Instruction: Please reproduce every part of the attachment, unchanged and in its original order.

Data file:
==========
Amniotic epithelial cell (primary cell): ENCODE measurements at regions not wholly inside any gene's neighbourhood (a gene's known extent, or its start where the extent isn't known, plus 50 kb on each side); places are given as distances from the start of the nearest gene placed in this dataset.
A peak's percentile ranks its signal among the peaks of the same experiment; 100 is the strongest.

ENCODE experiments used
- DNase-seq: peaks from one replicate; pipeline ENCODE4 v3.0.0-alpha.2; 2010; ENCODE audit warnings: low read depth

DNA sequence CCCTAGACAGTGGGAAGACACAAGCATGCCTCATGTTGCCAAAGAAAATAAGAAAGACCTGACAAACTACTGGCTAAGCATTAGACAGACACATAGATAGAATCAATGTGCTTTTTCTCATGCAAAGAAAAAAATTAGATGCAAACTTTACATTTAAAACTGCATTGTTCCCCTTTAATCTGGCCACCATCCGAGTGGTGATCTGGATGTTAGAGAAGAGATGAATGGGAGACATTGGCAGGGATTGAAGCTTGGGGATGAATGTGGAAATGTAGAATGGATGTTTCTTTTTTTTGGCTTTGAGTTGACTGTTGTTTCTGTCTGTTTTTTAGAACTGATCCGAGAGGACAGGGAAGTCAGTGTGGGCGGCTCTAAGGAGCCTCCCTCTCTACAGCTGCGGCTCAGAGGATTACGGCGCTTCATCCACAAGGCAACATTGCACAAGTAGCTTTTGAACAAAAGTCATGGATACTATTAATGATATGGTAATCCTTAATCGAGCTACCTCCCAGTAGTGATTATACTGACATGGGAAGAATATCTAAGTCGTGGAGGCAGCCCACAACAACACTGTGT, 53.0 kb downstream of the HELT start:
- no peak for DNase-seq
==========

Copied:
Amniotic epithelial cell (primary cell): ENCODE measurements at regions not wholly inside any gene's neighbourhood (a gene's known extent, or its start where the extent isn't known, plus 50 kb on each side); places are given as distances from the start of the nearest gene placed in this dataset.
A peak's percentile ranks its signal among the peaks of the same experiment; 100 is the strongest.

ENCODE experiments used
- DNase-seq: peaks from one replicate; pipeline ENCODE4 v3.0.0-alpha.2; 2010; ENCODE audit warnings: low read depth

DNA sequence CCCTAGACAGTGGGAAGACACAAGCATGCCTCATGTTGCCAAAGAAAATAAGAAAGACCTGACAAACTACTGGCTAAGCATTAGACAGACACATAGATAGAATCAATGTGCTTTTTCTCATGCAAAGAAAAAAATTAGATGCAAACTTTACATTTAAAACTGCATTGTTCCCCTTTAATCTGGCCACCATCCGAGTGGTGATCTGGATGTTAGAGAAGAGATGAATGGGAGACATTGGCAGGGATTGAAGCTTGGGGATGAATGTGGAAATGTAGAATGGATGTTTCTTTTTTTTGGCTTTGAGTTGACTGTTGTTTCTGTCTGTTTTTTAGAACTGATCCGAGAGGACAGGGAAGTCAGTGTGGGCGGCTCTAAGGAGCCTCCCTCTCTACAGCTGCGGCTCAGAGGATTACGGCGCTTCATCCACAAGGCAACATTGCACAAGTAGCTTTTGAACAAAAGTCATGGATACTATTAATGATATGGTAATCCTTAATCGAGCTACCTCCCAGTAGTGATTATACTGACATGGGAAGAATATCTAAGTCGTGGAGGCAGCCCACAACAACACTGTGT, 53.0 kb downstream of the HELT start:
- no peak for DNase-seq